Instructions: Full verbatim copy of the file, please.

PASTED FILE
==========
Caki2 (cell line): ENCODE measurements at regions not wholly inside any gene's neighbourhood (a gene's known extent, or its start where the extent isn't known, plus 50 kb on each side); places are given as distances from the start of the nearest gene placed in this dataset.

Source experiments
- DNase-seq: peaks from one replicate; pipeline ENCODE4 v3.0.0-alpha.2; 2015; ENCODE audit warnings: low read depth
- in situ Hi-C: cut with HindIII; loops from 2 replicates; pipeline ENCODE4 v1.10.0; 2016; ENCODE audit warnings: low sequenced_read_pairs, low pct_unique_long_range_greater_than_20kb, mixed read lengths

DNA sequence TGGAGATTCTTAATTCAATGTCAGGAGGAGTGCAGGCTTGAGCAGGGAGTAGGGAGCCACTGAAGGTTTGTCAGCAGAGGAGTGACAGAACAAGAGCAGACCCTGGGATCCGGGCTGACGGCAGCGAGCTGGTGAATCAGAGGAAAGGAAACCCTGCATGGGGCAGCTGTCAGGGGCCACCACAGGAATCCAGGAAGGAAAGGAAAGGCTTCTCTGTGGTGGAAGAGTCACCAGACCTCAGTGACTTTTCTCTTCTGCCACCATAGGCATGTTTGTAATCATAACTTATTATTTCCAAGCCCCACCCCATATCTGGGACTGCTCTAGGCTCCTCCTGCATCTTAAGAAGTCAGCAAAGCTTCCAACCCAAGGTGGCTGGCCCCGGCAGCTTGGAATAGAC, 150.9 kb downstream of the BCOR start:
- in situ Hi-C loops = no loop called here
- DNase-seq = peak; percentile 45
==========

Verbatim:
Caki2 (cell line): ENCODE measurements at regions not wholly inside any gene's neighbourhood (a gene's known extent, or its start where the extent isn't known, plus 50 kb on each side); places are given as distances from the start of the nearest gene placed in this dataset.

Source experiments
- DNase-seq: peaks from one replicate; pipeline ENCODE4 v3.0.0-alpha.2; 2015; ENCODE audit warnings: low read depth
- in situ Hi-C: cut with HindIII; loops from 2 replicates; pipeline ENCODE4 v1.10.0; 2016; ENCODE audit warnings: low sequenced_read_pairs, low pct_unique_long_range_greater_than_20kb, mixed read lengths

DNA sequence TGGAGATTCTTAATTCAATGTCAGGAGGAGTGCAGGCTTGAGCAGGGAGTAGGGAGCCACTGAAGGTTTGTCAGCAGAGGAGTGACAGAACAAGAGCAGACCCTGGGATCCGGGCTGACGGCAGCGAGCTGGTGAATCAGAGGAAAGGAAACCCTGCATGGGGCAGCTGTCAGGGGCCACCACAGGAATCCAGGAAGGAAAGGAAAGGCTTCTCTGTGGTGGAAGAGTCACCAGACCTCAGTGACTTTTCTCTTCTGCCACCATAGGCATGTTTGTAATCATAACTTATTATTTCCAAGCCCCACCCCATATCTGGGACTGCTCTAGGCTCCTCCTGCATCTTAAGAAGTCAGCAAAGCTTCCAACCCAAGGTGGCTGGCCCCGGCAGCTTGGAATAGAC, 150.9 kb downstream of the BCOR start:
- in situ Hi-C loops = no loop called here
- DNase-seq = peak; percentile 45